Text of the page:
laid (or 'twisted') together like a helix. Each strand is likewise made of metal wires laid together like a helix. Initially wrought iron wires were used, but today steel is the main material used for wire ropes.
Historically wire rope evolved from steel chains which had a record of mechanical failure. While flaws in chain links or solid steel bars can lead to catastrophic failure, flaws in the wires making up a steel cable are less critical as the other wires easily take up the load.
Friction between the individual wires and strands, as a consequence of their twist, further compensates for any flaws.
Modern wire rope was invented by the German mining engineer Wilhelm Albert in the years between 1831 and 1834 for use in mining in the Harz Mountains in Clausthal, Lower Saxony, Germany. It was quickly accepted because it proved superior to ropes made of hemp or to metal chains, such as had been used before.
Wilhelm Albert's first ropes consisted of wires twisted about a hemp rope core, six such strands then being twisted around another hemp rope core in alternating directions for extra stability. Earlier forms of wire rope had been made by covering a bundle of wires with hemp.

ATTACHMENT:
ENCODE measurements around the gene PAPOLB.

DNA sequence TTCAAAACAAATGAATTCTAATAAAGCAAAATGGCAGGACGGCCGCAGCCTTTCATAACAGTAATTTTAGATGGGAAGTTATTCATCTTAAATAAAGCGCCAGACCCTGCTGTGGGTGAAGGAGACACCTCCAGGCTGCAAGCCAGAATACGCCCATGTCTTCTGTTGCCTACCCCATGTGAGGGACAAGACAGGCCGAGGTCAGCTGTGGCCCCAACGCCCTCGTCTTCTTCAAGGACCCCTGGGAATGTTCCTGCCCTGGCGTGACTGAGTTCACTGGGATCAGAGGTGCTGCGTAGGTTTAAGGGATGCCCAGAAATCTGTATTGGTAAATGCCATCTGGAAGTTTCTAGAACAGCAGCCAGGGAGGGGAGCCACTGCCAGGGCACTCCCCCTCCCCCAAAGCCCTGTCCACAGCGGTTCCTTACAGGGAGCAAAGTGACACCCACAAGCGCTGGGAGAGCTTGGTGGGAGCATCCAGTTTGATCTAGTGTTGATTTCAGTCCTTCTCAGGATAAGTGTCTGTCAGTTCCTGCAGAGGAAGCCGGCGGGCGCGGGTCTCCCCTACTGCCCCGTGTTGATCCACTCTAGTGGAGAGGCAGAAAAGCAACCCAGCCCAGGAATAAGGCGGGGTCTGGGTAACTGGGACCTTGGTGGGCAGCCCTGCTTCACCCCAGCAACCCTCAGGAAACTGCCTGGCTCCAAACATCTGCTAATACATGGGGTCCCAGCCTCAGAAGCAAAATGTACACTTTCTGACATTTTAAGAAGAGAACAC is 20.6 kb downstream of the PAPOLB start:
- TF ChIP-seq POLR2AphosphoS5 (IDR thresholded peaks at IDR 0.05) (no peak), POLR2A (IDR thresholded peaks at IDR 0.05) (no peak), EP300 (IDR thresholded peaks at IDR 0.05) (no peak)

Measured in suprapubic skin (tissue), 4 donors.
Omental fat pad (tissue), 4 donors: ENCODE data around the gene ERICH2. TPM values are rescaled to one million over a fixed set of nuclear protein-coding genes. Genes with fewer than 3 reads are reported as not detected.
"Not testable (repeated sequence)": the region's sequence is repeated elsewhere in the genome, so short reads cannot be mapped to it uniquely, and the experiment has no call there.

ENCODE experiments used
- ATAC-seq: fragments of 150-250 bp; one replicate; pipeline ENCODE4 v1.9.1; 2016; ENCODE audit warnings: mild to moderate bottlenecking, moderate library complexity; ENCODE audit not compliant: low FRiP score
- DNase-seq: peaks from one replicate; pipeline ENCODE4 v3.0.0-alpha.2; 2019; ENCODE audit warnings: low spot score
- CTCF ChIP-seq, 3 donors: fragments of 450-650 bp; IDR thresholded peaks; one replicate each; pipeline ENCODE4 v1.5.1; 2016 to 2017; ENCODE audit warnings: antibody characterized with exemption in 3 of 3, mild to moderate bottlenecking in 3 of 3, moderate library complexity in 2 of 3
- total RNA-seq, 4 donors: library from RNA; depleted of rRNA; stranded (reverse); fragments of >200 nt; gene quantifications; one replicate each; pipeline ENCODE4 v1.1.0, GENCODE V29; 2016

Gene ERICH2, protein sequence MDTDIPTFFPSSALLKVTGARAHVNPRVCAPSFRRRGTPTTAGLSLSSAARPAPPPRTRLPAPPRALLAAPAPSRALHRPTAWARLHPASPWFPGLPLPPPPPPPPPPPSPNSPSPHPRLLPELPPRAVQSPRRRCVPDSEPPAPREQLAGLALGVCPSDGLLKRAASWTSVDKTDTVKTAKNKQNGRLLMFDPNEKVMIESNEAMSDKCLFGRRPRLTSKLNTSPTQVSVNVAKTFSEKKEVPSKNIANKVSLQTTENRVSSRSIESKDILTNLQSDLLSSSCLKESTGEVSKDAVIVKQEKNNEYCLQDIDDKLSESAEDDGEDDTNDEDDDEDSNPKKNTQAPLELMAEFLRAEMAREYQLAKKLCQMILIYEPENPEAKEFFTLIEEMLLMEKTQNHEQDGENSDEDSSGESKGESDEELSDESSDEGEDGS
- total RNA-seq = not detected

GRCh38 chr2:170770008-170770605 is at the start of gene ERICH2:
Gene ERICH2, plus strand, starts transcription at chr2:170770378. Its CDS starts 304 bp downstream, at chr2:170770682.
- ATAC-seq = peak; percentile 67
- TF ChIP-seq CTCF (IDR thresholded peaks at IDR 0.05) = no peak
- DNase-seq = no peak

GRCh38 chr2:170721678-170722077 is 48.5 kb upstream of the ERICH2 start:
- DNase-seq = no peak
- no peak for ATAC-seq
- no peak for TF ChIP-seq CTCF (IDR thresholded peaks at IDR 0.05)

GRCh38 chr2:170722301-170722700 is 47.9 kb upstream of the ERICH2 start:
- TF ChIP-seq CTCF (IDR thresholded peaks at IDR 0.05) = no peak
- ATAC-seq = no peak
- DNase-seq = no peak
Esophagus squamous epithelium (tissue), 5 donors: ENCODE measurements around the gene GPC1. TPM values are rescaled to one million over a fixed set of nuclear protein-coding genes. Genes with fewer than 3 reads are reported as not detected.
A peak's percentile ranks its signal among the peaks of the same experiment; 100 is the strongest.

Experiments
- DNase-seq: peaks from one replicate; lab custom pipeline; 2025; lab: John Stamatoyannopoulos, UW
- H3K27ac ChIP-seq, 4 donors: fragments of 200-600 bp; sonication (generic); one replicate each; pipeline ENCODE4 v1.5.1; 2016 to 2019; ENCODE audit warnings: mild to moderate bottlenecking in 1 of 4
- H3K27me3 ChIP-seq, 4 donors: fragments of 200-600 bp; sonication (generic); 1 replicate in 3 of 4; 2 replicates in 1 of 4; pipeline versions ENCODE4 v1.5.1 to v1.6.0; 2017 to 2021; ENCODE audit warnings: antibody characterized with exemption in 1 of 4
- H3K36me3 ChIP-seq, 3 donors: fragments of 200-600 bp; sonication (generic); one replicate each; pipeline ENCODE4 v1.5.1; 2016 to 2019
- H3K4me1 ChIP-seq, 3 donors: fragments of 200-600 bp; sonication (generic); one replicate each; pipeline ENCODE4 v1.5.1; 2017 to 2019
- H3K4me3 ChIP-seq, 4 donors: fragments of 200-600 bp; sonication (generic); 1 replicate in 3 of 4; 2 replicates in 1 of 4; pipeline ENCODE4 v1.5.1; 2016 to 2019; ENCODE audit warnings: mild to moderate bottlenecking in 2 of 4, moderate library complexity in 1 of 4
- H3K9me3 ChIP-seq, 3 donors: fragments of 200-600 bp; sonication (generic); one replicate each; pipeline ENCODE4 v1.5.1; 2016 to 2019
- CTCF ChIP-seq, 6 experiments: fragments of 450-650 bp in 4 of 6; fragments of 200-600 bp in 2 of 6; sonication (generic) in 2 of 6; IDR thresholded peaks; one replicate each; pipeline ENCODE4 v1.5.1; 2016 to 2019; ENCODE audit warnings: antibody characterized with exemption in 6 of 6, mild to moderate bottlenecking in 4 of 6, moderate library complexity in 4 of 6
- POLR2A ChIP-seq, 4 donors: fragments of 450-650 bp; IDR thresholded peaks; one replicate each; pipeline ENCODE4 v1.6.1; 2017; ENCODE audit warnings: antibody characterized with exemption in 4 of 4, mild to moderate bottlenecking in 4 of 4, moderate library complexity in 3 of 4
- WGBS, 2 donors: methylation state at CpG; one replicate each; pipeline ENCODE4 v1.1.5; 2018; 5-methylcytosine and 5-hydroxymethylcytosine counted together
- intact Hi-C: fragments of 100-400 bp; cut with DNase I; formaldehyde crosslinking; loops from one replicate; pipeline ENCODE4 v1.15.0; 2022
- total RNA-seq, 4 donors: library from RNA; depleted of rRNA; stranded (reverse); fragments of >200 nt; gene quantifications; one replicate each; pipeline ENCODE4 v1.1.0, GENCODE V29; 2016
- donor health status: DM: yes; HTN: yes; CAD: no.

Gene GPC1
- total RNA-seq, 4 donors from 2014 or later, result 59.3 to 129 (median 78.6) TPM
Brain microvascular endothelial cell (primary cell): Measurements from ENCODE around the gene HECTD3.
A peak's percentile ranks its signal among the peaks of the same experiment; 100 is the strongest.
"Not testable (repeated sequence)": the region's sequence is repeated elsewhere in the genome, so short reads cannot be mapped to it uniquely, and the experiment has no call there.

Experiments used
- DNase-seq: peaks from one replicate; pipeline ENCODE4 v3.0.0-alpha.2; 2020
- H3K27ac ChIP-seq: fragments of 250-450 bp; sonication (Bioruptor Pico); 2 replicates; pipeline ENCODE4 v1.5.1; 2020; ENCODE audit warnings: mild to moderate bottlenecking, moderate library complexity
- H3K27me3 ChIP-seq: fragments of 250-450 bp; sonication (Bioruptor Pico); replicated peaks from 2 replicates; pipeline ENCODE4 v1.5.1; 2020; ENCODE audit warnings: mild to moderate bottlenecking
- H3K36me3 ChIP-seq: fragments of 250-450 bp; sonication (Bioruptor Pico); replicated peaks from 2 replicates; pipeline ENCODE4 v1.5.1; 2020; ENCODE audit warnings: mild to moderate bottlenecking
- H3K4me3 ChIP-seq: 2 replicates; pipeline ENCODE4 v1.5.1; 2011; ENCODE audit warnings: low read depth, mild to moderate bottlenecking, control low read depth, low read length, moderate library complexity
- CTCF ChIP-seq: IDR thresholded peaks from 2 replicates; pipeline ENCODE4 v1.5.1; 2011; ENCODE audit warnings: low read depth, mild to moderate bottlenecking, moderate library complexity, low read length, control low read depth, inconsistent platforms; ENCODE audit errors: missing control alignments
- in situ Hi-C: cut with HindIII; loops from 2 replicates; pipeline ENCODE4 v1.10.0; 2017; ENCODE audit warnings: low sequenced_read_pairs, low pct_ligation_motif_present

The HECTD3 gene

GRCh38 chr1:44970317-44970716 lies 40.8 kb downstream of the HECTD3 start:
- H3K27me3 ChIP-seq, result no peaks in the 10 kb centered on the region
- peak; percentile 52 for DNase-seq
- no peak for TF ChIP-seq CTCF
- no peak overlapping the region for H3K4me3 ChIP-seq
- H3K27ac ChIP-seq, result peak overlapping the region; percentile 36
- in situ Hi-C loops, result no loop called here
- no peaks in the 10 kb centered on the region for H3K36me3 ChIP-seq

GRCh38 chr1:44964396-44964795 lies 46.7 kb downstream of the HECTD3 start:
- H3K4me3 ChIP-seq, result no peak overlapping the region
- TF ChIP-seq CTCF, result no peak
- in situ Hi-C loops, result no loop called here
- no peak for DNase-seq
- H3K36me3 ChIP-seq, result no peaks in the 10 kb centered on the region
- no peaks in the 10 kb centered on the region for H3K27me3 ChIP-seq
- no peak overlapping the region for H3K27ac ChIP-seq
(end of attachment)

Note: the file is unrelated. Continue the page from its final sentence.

Manufacturing a wire rope is similar to making one from natural fibers. The individual wires are first twisted into a strand, then six or so such strands again twisted around a core. This core may consist of steel, but also of natural fibers such as sisal, manila, henequen, jute, or hemp. This is used to cushion off stress forces when bending the rope.
This flexibility is particularly vital in ropes used in machinery such as cranes or elevators as well as ropes used in transportation modes such as cable cars, cable railways, funiculars and aerial lifts. It is not quite so essential in suspension bridges and similar uses.
ire rope is often sold with vinyl and nylon coatings. This increases weather resistance and overall durability, however it can lead to weak joints if the coating is not removed correctly underneath joints and connections.
The specification of a wire rope type – including the number of wires per strand, the number of strands, and the lay of the rope – is documented using a commonly accepted coding system, consisting of a number of abbreviations.
Example. 6x19 FC RH OL FSWR